Preheat grill to medium high heat.  Lightly coat meat with oil and season with salt and pepper to taste. Grill to your desired doneness, about 4 -5 minutes per side for medium rare. Serve with a spoonful of porcini-red wine butter sauce on top Pair with mashed or baked potatoes or oven baked French fries.

2007 Wily Jack Zinfandel

13.5% ABV
Notes: Somewhat hidden aroma with cherry and mineral notes on the palate. Medium to light bodied with a nice simple finish. A little tart but overall a nice effort.
Score: 84pts (B)

Recipe: Winemaker Jason Becker’s Rosemary Scented Tri-Tip

  • 2 tablespoons extra-virgin olive oil
  • 2 tablespoons steak sauce
  • 1 tablespoon balsamic vinegar
  • 2 tablespoons finely chopped fresh rosemary
  • 5 to 10 cloves minced fresh garlic (to taste)
  • 1 beef tri-tip roast, about 4 pounds
  • salt and pepper

Preparation Instructions

Combine and whisk all marinade ingredients into a small bowl.
Trim fat off tri-tip roast; spread marinade evenly on all sides of roast.  Cover in plastic wrap and place in the fridge for 4 to 24 hours.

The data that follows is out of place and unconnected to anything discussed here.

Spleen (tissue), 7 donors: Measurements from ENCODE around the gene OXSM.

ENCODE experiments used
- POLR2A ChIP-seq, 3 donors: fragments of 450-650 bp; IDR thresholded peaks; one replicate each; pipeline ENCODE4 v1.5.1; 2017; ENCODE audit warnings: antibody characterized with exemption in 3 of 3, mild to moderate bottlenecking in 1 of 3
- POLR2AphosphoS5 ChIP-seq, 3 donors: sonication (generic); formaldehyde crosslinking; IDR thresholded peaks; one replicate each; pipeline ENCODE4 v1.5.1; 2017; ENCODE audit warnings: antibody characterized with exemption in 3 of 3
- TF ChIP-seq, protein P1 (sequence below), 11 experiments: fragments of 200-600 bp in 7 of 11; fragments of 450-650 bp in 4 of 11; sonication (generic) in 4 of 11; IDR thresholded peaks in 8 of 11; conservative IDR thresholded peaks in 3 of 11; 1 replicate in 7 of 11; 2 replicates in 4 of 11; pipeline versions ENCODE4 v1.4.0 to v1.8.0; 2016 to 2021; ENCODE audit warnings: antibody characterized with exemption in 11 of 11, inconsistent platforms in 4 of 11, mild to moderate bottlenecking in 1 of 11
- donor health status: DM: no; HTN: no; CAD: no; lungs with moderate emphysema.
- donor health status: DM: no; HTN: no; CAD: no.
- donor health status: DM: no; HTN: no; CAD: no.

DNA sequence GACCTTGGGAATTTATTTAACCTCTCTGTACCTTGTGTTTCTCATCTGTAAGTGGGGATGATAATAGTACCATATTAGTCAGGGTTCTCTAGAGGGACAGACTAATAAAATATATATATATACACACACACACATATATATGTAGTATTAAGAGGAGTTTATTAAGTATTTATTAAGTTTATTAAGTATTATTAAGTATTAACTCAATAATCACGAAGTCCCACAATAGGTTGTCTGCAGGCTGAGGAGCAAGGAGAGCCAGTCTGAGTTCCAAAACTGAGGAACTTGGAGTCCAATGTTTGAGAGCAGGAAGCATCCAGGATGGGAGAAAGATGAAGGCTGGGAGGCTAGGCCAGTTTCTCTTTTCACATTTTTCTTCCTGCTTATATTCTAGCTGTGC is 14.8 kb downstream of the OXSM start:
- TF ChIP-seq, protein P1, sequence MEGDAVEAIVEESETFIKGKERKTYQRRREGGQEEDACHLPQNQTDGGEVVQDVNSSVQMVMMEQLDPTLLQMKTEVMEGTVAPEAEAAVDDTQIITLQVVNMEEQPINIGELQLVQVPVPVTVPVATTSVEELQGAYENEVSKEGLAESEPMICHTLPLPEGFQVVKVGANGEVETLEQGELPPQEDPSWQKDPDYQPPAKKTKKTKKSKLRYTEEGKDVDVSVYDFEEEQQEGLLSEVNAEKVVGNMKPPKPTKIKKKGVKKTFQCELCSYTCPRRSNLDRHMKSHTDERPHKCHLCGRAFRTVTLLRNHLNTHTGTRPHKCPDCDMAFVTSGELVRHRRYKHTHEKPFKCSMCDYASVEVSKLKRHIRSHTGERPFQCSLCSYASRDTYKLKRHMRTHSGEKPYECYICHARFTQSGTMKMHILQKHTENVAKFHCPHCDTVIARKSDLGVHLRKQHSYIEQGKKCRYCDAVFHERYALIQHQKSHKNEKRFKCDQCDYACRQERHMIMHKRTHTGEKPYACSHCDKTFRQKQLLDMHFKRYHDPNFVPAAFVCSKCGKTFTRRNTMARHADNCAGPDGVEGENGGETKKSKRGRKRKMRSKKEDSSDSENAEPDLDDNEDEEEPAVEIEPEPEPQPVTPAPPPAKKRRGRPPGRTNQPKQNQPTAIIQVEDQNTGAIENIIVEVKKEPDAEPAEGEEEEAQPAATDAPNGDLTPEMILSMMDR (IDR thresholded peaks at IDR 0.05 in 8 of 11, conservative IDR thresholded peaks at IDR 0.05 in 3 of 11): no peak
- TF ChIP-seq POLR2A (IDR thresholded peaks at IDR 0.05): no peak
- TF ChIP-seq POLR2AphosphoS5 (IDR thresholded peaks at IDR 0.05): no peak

Lightly season roast with salt and pepper, and grill on barbecue pit (preferably charcoal) over medium heat until your desired doneness, about 35 minutes for a tender and juicy medium.  Remove and let sit for 3-5 minutes before slicing.

2008 Wily Jack California Chardonnay

13.5% ABV
Notes: A very crisp and buttery chardonnay with green apple notes on your tongue. A smooth finish with a clean mouth feel.
Score: 86pts (B)

Recipe: Sautéed Salmon with Lemon-Ginger Wine Sauce

Serves 4

Lemon-Ginger Wine Sauce

  • 2 cups white wine
  • 2 shallots, peeled and thinly sliced
  • 1 bay leaf
  • 2-inch piece of fresh ginger, thinly sliced
  • 1 stick cold butter, cut in large cubes
  • juice of 2 lemons
  • salt and pepper to taste

Sautéed Salmon

  • 4 8-ounce salmon filets, boneless and skinless
  • salt and pepper
  • 2 tablespoons extra-virgin olive oil

Preparation Instructions

Sauce: In a non-reactive saucepan on medium heat, reduce the wine with the shallots, bay leaf and ginger until about ¼ cup of liquid remains. Reduce heat to low. Using a whisk, briskly stir in the butter one cube at a time and then strain through a fine mesh strainer into another small saucepan or sauce boat. Stir in the lemon juice and season with salt and pepper to taste. Keep in a warm area.

Salmon: Season the salmon filets with salt and pepper. Pour olive oil into a large sauté pan on high heat and lay the seasoned salmon filets skinned side up. Cook the salmon for 4 minutes on each side.

Ladle sauce over and around the salmon. Serve with steamed rice and vegetables.


And the Winner is….


Mike just won this book!

Congrats and enjoy the book!